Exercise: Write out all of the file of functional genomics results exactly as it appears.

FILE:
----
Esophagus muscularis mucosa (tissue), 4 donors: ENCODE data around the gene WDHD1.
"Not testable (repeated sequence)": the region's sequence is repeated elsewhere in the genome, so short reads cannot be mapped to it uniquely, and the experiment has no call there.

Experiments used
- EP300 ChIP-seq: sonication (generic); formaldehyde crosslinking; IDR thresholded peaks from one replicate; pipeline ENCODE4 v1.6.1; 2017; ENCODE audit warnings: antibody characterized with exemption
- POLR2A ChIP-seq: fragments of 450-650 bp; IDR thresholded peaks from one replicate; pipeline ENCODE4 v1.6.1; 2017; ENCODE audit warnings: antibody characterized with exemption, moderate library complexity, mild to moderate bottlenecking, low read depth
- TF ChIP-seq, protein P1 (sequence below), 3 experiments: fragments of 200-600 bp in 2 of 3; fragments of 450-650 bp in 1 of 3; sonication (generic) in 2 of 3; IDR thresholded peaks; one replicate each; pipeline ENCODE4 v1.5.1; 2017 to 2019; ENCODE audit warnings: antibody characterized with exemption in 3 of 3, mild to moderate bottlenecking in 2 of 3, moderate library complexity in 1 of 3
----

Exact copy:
Esophagus muscularis mucosa (tissue), 4 donors: ENCODE data around the gene WDHD1.
"Not testable (repeated sequence)": the region's sequence is repeated elsewhere in the genome, so short reads cannot be mapped to it uniquely, and the experiment has no call there.

Experiments used
- EP300 ChIP-seq: sonication (generic); formaldehyde crosslinking; IDR thresholded peaks from one replicate; pipeline ENCODE4 v1.6.1; 2017; ENCODE audit warnings: antibody characterized with exemption
- POLR2A ChIP-seq: fragments of 450-650 bp; IDR thresholded peaks from one replicate; pipeline ENCODE4 v1.6.1; 2017; ENCODE audit warnings: antibody characterized with exemption, moderate library complexity, mild to moderate bottlenecking, low read depth
- TF ChIP-seq, protein P1 (sequence below), 3 experiments: fragments of 200-600 bp in 2 of 3; fragments of 450-650 bp in 1 of 3; sonication (generic) in 2 of 3; IDR thresholded peaks; one replicate each; pipeline ENCODE4 v1.5.1; 2017 to 2019; ENCODE audit warnings: antibody characterized with exemption in 3 of 3, mild to moderate bottlenecking in 2 of 3, moderate library complexity in 1 of 3